And then we go back to our supply-demand analysis or economic analysis, depending on the market. We ask the questions: ‘What do we think? Do we agree with these underlying markets’ assumptions or do we disagree?’ In the case of platinum, we disagreed with the market consensus. We thought from a supply and demand basis that the market was too optimistic and was expecting this big move higher in prices. And everyone was positioned that way. For us that is an investable thesis because everybody is all one way and we have a differentiated view backed up by our supply-demand analysis. So we’ll start to go short there. 

We’ll usually enter into it through options and add to it in futures. At the beginning, because we are trying to catch this inflection point, we are just going to have our premium at risk in these low-delta options. Then as the market starts to behave the way we think it is, we’re adding to it with futures. And so, our differentiated view was from the fact that we thought that Europe, which on the macro view was still very weak, and that automotive demand from there would still be weak, and that’s the biggest source of demand for the platinum market. 

On the supply side, we thought that South African producers were actually getting a fairly good price on the basket of commodities that they mine. We thought that they would continue to produce because they had started to get a better basket in local currency terms. And as this has played out over the last couple of months, the move in the [U.S.] dollar has helped that basket go even higher, so that their local currency has weakened. The basket that the miners are getting is the highest it’s been in five years, so we think that they [will] continue to produce, [which] means [more] supply that the market is looking for. And we think that demand continues to be bad, which [means even] less demand. We need it to be a surplus market not a deficit [one], which is what the rest of the market is looking for. So we expect platinum prices will continue to go lower from here. 

That is something that we’ve had on since February. We were a little bit early. The market started to turn in March and we’ve had that on since then. 

FM: Tell us about your risk management process.

KK: We’re a small team of five people. But three of those people are intimately involved in the risk management process. Every night we go through our portfolio. We have stops and targets and we look at each individual position. We look on a portfolio basis also and at what our risk is overall. After that we go through the portfolio and look at it in terms of where we are in our P&L, from our year-to-date and from our peak.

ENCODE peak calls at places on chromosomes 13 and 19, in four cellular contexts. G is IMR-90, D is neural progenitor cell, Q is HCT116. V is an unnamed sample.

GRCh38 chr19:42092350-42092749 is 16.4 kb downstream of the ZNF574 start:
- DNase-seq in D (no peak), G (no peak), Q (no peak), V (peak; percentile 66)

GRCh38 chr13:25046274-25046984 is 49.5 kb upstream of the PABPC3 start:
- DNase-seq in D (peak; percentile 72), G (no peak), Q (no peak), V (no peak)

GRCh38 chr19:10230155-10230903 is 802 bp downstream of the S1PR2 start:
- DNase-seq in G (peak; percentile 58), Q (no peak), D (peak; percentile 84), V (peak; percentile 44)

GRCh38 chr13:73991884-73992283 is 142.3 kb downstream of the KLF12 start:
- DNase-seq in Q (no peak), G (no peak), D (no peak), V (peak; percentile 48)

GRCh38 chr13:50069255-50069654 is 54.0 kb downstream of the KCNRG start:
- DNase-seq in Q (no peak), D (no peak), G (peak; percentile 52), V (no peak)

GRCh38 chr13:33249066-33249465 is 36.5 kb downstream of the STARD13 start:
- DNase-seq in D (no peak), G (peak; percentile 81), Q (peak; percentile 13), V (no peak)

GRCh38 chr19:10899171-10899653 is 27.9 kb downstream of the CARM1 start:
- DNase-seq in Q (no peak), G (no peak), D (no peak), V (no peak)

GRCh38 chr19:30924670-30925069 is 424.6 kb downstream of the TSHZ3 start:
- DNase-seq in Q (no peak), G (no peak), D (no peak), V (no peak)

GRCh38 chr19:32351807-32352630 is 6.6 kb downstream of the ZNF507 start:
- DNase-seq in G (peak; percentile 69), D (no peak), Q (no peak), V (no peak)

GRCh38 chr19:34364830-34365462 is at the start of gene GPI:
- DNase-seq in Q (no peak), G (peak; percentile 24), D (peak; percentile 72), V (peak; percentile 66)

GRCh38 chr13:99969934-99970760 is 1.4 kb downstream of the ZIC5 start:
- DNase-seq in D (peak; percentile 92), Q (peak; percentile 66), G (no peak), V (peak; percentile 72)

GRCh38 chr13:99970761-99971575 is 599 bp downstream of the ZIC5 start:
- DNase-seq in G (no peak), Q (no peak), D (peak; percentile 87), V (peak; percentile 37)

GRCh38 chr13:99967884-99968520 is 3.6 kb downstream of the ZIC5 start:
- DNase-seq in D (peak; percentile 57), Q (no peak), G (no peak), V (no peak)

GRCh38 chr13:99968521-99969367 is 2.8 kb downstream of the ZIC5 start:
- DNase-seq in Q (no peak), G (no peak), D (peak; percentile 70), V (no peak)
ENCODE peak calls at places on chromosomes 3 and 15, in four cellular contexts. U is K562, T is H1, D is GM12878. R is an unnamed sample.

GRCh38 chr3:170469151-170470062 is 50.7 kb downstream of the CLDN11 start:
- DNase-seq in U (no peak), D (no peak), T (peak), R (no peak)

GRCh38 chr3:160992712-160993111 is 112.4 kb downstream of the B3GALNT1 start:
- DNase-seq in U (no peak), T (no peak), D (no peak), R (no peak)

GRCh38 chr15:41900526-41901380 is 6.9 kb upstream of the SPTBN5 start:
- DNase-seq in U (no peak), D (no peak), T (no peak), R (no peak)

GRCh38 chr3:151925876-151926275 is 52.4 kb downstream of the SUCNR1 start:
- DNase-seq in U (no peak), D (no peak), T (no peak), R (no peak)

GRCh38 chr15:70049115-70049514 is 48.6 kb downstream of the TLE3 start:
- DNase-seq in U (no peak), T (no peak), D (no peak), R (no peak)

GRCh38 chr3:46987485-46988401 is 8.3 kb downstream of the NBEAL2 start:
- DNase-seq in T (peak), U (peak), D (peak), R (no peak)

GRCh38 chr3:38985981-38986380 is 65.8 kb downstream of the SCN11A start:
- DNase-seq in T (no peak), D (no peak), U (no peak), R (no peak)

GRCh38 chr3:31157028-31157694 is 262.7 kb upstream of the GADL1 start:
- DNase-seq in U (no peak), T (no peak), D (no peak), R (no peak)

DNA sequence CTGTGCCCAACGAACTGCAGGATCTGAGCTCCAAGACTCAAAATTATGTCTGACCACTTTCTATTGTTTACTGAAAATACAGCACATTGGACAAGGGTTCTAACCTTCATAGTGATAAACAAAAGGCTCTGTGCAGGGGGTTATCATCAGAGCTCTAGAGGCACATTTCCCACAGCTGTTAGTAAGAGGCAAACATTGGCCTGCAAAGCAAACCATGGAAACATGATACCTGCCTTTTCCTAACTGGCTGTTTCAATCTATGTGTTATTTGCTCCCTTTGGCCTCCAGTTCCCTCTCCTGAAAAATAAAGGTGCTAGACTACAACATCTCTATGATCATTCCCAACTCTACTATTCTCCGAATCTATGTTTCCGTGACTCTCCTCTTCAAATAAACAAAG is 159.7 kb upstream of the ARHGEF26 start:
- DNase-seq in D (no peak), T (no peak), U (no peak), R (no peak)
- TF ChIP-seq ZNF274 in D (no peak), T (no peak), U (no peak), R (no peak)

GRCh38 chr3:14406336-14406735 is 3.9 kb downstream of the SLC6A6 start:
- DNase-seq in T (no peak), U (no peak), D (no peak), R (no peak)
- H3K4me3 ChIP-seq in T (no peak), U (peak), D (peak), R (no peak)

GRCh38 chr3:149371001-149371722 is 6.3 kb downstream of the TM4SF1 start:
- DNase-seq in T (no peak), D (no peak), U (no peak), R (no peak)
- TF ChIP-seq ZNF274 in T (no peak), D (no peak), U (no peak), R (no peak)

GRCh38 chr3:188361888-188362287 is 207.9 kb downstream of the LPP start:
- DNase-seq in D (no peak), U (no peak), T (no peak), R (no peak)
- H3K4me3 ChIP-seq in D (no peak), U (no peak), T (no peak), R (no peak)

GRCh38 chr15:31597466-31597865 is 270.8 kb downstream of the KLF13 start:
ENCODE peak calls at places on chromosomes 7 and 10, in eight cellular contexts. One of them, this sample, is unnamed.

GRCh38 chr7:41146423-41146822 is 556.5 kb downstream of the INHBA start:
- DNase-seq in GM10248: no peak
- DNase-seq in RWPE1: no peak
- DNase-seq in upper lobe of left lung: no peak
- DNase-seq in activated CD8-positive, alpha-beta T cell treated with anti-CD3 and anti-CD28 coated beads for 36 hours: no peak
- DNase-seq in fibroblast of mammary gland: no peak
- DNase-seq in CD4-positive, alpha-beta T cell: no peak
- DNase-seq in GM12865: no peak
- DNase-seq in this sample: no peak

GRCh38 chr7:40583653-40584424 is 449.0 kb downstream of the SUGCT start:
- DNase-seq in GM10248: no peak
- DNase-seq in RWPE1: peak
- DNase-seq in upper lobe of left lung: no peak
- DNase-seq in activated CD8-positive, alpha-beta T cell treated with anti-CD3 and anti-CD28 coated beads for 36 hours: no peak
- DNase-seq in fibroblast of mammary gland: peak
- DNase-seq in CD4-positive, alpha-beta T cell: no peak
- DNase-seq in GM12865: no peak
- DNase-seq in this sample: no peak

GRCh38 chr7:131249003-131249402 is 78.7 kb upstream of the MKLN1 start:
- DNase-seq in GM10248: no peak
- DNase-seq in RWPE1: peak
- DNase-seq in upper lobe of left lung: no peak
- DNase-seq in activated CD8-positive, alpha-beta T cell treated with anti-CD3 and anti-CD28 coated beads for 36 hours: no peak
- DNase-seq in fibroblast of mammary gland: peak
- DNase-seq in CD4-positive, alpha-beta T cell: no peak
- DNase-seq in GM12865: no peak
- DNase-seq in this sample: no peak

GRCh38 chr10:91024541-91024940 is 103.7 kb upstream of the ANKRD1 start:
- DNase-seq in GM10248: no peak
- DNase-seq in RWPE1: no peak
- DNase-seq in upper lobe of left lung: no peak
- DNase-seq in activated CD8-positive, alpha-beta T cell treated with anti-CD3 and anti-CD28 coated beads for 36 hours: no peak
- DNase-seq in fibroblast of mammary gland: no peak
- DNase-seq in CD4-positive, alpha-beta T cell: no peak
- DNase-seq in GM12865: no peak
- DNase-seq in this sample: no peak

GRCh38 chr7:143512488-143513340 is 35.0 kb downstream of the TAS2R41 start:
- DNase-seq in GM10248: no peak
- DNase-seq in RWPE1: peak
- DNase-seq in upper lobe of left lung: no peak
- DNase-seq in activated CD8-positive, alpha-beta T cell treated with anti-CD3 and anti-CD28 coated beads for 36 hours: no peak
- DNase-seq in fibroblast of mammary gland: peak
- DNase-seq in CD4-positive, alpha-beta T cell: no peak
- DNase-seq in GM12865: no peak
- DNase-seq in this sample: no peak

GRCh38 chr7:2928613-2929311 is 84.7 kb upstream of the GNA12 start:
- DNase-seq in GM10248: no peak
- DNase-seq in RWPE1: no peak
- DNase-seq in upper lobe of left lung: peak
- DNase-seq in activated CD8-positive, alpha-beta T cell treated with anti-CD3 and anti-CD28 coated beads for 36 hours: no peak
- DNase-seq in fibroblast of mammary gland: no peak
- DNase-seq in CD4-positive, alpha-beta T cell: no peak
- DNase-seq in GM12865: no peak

We [determine] how much we want to risk given where we are. We have certain parameters that are set up where we view risk and every night we check to see where we are relative to those parameters. If we are outside [them], then we’ll de-risk some of the positions in the portfolio. So we have a very systematized approach to risk management where you take the over-thinking out of it. We have rules where we add risk, and we have rules where we take risk out of the portfolio. And that is very similar to what I learned at Tudor, except not as systematic; but now we’ve taken it and given it our parameters so we know exactly when we’re cutting back and when we are adding.

FM: What would be your dream market? And conversely, is there a nightmare market?

KK: There isn’t a dream market. There’s always a cycle some place, so we don’t need a bull market or a bear market. We find opportunities in everything. The tough markets are the ones where there is no follow-through because by the time we have an investable idea we’ve spent so much time on it. Going through the data and the analysis that if we got the inflection point right but there was no follow-through, that’s tough. Like the crude market this year, which seems to be about to go down then it comes screaming back, then starts to go down, then comes screaming back and ends up being a great big sideways range. Or the gold market for the last month-and-a-half. That’s tough.

FM: Tell us about some of the more difficult markets you’ve seen and traded. 

KK: Well, 1998 was pretty interesting. You know, we tend to view commodities and most of the markets we trade as cyclical. So there’s always a cycle someplace that we’re looking to identify and figure out the inflection point in that cycle. We’ve seen a lot of those over the years and some were bigger than others. That whole increase in volatility in macro markets over 2007, 2008 and 2009 — those were interesting and challenging times.